Lord Dixon-Smith: My Lords, the House is grateful to the Minister for his explanation of the Bill. Like him I echo a number of sentiments.

The first, and perhaps the most important one, is an expression of thanks to all existing members of the police force, be they active policemen or civilians working for the police. While as politicians we are wont occasionally to criticise their deeds, the fact is that they have served and no doubt will continue to serve the community well.

I echo the Minister's desire for a more professional and effective service, although I found that sentiment just slightly at variance with Part 4 of the Bill, which seems to reduce to a considerable degree some aspects of the professionalism of policing. Of course, anything in the Bill which will help to improve data processing throughout all branches of the police force, and communications not merely within the police force but between the police force and other emergency services, is welcome. It is a preposterous situation when the police are called to an accident, have to call for a fire engine, and the fire engine may be only two miles away but the police cannot talk to it to tell the fire officers where they are. Provisions to improve that situation must be good, and if such outcomes arise from the Bill they are wholly to be welcomed.

5 Feb 2002 : Column 515

But the Bill contains other aspects. The Minister rightly drew attention to the way in which the Bill will be operated. I know and respect the Minister; and I know of, and respect, his right honourable friend in another place. So I do not concern myself too much with the possibility that they will run amok with the powers in the Bill. But the duties of this House are different. We must consider not merely the way in which the Bill will be used by the present incumbent of the office, but also the way in which its powers could be used by someone else who may not be so honourable or straightforward. In that regard we see some problems.

It is worth noting the background to the Bill. The Government published their White Paper on 5th December last year. On the third page of the document they stated:

    "Comments are invited on the White Paper and should be sent by 21st January, 2002".

One might have thought that they wished to receive comments and to consider them seriously before taking further action. However, this Bill was published on 25th January—four days after the consultation period closed. I have immense respect for the Civil Service, for those who draft government Bills and for Ministers. But I find it difficult to believe that on that time-scale those comments could have been received, taken note of and, if they contained anything worth while, incorporated into the Bill. The Government, sadly, have further damaged an already tarnished image in regard to their way of handling consultation and their consideration of the views of others.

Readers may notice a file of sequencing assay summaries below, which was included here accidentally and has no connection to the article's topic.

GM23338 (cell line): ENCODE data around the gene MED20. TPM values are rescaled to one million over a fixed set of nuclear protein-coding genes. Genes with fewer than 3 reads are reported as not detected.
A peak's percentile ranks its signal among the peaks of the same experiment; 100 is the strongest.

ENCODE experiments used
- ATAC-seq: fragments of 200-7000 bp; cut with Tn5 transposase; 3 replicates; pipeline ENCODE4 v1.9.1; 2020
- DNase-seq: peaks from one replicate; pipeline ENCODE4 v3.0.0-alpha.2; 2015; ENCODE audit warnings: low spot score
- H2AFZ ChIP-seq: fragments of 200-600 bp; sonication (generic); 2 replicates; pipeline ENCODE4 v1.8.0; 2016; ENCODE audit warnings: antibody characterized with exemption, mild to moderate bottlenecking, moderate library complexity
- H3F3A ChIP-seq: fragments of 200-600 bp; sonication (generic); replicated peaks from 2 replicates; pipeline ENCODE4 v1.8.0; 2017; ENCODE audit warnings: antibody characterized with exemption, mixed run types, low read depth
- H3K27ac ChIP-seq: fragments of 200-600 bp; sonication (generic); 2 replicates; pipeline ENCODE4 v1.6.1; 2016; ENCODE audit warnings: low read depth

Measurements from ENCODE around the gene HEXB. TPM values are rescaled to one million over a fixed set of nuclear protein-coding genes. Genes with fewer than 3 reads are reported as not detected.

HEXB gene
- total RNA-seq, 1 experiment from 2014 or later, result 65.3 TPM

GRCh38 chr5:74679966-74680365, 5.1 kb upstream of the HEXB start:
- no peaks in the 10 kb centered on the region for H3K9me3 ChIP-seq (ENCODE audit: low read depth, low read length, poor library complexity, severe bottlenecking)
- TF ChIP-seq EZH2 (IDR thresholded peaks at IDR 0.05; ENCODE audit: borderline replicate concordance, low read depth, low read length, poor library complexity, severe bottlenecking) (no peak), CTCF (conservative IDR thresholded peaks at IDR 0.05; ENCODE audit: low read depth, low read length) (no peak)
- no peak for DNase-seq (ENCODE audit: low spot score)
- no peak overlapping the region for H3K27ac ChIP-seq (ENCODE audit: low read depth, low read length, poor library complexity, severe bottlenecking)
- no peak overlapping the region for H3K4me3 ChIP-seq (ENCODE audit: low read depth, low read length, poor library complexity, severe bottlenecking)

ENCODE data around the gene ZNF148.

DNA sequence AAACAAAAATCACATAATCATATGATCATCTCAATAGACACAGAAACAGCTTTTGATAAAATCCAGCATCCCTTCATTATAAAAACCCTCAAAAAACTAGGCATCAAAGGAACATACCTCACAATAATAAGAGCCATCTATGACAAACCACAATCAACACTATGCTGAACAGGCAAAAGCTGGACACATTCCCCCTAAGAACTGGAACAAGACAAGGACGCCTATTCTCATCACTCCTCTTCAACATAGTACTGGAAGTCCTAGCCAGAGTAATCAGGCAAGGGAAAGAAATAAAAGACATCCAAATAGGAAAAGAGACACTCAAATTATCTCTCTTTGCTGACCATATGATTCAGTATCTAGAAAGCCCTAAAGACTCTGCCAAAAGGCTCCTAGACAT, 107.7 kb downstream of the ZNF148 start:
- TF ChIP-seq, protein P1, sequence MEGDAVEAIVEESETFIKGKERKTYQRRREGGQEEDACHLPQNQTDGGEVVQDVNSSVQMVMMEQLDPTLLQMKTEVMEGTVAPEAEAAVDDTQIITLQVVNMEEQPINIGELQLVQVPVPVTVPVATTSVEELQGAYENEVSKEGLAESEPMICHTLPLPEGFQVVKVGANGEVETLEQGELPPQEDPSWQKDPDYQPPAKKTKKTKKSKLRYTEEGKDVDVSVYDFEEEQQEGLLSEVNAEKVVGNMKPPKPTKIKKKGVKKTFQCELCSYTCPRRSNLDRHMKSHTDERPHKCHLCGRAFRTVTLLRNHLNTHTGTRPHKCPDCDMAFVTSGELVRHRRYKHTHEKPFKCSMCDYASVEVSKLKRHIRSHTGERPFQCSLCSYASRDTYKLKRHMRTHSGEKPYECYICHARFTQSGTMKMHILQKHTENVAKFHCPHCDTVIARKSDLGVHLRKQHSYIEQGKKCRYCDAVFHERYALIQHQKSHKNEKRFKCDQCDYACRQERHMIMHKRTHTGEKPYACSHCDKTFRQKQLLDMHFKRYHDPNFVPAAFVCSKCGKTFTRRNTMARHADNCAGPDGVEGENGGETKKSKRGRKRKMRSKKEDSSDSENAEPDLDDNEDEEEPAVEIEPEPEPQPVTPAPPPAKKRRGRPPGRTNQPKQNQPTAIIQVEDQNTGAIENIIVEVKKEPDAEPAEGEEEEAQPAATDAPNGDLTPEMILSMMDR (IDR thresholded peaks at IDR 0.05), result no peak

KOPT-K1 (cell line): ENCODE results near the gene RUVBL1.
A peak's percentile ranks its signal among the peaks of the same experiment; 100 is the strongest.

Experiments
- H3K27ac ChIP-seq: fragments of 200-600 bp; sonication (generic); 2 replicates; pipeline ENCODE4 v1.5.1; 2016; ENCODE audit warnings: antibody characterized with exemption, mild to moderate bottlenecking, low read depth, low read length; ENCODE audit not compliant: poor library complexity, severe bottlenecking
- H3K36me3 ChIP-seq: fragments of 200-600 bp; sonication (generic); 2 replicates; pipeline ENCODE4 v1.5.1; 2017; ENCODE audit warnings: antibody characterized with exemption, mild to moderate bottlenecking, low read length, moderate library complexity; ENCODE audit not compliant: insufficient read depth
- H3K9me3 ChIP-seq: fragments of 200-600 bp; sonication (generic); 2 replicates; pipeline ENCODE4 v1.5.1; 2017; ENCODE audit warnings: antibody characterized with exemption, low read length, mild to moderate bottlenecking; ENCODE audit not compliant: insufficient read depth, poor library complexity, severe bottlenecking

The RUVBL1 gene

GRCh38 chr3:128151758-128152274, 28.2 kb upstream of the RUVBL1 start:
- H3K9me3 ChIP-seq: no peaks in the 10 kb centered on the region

We need to face the fact that public aspirations for the police are somewhat ambivalent and to some degree contradictory. On the one hand, communities wish to have community policing—policemen on the beat. To the extent that the Bill does anything to improve that, it must be welcome. It gives people a much enhanced sense of security and well-being; it helps to prevent many lesser crimes—muggings, vandalism and so on; and it increases the number of arrests. We all feel better when we see a policeman on the street.

On the other hand, we also expect the police to deal with more serious crimes. In a sense, there is a war between the criminals and normal, honest society, for which we all pay. It is immensely expensive. For instance, the global value of containers and their contents stolen each year is greater than the cost of the total value of the damage done on 11th September. That relates only to stolen containers. The cost of heroin to this country is about £4 billion per annum. That money financed very nicely a long criminal chain all the way back to Afghanistan and represented a considerable proportion of government income in that country.

We need to recognise that the police have an immensely difficult task and that those two aspects of their work are, to some degree, in conflict with each other.

Let us consider the average basic police command unit, on which the Audit Commission has carried out one of its statistical operations. I do not suppose that

5 Feb 2002 : Column 516

the basic command unit exists, just as the average family with 2.3 children does not exist. On the basis of a population of 160,000 people in an area with 1,400 miles of pavement, if there are 160 policemen to cover the area for 24 hours a day, after all the duties they have to undertake—dealing with crime, civic duties, arrests, station formalities and all the other matters which have to be taken proper care of—there will be about 10 men left to work on the beat on those 1,400 miles of pavement. I pity and respect the men on the beat who bear that burden and their commanders who have to send them out into the community in that way. That is the context which lies behind the Bill. We have to hope that it will improve the situation.

When I look at Part 1 of the Bill, I think back over the constitutional arrangements in the police force that I grew up with when I was in local government. The old tripartite arrangements were clearly understood by everyone. All police authorities were responsible to the Home Secretary, who looked after them in many ways. As the representative of government, he provided most of the money to the force. We need to recognise that. I have always believed strongly that he who pays the piper calls the tune.